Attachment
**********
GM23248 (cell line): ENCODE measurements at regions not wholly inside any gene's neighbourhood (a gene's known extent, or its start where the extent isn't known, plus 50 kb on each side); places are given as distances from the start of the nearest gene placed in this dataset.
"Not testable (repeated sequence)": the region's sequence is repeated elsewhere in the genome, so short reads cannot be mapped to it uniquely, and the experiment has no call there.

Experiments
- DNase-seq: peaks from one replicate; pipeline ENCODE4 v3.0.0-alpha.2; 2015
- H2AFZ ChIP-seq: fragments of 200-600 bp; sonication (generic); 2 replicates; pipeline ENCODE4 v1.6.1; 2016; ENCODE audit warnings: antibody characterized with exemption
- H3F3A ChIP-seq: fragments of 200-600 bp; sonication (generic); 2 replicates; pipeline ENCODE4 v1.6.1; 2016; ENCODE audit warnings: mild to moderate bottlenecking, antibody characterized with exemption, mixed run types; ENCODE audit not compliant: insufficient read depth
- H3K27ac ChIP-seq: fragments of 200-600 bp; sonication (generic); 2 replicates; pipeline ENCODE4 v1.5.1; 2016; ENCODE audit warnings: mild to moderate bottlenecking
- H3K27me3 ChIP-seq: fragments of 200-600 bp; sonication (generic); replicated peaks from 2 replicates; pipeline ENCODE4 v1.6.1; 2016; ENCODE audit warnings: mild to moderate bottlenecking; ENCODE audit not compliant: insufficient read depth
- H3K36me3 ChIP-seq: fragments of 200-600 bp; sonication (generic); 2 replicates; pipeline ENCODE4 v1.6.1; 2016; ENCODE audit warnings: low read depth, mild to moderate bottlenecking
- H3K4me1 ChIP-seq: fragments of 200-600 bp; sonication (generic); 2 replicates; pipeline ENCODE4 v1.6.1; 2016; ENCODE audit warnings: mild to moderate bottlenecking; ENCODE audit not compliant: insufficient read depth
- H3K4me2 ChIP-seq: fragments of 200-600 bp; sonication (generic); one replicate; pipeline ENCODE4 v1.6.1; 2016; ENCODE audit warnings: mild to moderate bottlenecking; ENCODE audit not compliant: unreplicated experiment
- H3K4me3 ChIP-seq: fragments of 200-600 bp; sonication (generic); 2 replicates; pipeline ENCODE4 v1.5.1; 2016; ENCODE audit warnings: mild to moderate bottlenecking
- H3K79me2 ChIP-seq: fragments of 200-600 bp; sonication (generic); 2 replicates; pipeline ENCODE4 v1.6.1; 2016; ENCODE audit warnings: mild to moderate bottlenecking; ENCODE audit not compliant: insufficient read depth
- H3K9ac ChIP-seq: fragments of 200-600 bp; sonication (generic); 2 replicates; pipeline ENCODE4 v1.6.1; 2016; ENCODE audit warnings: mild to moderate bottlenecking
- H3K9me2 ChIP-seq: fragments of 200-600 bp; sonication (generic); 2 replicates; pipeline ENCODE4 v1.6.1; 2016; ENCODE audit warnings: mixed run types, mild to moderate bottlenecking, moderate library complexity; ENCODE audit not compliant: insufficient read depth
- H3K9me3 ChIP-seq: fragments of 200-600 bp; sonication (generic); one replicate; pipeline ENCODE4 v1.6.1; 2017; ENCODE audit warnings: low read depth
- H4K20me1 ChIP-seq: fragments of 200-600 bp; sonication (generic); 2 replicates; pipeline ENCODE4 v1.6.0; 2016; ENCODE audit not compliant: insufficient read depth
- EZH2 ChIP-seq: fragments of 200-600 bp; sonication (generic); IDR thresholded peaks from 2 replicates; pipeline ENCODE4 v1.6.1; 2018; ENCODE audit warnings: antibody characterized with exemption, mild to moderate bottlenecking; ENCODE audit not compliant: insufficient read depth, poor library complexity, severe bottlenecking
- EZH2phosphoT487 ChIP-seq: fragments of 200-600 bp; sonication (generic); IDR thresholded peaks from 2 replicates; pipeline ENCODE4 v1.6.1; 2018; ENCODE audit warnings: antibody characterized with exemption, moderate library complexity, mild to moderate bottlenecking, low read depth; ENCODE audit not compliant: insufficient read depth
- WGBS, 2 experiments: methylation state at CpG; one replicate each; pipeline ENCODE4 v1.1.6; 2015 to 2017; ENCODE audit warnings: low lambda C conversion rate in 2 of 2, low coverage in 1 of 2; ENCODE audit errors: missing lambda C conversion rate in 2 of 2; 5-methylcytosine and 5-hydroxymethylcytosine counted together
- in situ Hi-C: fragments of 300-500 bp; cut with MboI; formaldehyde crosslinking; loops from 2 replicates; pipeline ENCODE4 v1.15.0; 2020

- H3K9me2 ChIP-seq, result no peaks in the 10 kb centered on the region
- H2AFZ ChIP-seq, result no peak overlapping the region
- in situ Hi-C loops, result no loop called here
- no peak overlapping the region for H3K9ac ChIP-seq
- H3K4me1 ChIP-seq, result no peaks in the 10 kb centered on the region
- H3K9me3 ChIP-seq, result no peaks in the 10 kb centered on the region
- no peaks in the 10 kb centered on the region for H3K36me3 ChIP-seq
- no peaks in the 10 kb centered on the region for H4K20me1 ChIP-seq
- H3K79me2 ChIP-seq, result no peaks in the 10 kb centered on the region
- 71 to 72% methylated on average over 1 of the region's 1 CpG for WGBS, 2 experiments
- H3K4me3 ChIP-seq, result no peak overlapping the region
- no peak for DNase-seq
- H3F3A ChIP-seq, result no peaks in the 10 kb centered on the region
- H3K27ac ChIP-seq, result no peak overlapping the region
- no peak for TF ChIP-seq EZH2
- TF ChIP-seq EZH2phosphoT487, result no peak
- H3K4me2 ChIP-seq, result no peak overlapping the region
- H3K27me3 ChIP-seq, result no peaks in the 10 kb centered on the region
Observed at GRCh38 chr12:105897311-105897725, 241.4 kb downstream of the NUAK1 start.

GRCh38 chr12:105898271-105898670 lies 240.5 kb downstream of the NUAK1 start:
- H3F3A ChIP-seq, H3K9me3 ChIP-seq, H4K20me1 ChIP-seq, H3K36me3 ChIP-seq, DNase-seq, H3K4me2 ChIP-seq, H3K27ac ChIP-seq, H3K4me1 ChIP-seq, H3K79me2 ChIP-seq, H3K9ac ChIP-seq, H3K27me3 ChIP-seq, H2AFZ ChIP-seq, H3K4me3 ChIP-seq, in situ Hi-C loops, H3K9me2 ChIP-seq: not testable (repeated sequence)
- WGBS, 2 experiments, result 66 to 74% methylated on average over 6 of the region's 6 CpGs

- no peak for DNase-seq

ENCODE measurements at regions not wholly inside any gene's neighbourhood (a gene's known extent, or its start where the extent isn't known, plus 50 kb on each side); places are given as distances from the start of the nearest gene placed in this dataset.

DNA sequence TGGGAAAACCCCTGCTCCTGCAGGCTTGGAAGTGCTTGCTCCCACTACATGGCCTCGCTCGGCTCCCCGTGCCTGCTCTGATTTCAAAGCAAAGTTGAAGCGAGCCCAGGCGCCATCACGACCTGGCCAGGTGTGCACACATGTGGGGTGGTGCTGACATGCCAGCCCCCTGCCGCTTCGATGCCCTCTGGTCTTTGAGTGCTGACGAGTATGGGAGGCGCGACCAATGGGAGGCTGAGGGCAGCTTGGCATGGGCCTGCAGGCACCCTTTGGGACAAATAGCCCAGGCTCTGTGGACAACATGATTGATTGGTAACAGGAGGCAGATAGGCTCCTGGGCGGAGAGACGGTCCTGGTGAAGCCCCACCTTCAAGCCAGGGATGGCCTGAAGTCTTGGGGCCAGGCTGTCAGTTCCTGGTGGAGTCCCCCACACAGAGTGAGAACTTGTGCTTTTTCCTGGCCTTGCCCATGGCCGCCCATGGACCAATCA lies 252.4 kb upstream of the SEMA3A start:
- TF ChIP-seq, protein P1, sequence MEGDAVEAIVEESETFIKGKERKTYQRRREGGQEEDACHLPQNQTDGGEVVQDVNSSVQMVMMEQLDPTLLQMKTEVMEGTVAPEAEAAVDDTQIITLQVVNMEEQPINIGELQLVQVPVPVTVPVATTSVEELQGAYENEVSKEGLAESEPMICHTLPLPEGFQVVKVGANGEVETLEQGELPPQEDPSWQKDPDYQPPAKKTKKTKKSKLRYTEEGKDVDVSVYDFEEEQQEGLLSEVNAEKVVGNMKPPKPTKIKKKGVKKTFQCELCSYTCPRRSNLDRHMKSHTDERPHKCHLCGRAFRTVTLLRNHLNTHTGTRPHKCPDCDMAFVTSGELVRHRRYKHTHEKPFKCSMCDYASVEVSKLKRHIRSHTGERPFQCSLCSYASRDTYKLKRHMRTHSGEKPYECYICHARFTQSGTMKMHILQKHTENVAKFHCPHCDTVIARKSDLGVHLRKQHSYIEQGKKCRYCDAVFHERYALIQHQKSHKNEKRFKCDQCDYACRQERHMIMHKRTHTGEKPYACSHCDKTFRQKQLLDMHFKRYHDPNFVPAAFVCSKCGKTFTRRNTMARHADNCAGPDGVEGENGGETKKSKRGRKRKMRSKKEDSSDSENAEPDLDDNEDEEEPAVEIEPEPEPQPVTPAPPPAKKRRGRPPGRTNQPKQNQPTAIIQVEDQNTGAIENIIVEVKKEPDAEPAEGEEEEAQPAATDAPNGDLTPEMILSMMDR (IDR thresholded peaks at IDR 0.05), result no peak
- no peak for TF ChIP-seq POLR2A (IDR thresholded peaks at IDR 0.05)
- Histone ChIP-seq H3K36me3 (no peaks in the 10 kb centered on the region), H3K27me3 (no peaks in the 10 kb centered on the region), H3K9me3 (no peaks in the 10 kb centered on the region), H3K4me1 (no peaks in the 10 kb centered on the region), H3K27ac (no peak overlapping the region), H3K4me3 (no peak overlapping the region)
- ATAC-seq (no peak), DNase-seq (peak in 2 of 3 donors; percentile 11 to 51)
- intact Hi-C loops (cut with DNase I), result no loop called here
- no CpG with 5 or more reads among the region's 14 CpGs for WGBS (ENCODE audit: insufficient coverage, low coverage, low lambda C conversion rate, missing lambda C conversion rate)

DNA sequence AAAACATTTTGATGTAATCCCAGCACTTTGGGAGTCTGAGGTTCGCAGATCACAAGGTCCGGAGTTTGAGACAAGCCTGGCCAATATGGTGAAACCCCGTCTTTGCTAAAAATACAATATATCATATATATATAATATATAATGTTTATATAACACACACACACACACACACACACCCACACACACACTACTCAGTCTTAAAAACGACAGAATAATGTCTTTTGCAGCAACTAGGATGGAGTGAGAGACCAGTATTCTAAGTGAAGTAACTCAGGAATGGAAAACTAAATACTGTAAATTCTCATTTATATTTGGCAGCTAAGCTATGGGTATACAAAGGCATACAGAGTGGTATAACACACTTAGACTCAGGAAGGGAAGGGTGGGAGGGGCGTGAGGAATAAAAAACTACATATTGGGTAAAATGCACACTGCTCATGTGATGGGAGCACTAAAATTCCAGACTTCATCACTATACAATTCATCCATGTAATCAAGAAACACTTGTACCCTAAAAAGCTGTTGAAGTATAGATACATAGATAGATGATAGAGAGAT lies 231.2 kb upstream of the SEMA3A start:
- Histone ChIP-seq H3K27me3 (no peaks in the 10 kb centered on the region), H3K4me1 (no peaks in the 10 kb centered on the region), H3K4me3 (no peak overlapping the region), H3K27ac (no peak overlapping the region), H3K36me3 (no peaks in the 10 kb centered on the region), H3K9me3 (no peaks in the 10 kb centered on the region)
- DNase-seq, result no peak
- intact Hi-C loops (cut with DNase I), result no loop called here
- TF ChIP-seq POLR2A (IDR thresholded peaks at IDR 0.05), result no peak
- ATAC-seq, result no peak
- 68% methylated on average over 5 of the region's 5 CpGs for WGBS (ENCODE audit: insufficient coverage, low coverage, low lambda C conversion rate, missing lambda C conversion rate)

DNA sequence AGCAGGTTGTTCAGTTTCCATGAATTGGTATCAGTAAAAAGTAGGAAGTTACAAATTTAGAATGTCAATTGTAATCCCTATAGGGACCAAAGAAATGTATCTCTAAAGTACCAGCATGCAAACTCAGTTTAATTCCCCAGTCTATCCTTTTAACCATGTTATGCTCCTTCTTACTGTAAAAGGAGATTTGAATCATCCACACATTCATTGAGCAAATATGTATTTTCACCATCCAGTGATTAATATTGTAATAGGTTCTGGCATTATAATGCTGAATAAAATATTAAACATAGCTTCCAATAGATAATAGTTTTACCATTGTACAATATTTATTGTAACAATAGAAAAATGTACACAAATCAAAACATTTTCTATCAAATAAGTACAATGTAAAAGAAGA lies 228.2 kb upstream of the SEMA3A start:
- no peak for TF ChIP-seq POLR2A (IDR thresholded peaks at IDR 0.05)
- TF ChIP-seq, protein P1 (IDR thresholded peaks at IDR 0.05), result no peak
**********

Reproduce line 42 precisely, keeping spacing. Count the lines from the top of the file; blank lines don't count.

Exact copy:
- H3F3A ChIP-seq, H3K9me3 ChIP-seq, H4K20me1 ChIP-seq, H3K36me3 ChIP-seq, DNase-seq, H3K4me2 ChIP-seq, H3K27ac ChIP-seq, H3K4me1 ChIP-seq, H3K79me2 ChIP-seq, H3K9ac ChIP-seq, H3K27me3 ChIP-seq, H2AFZ ChIP-seq, H3K4me3 ChIP-seq, in situ Hi-C loops, H3K9me2 ChIP-seq: not testable (repeated sequence)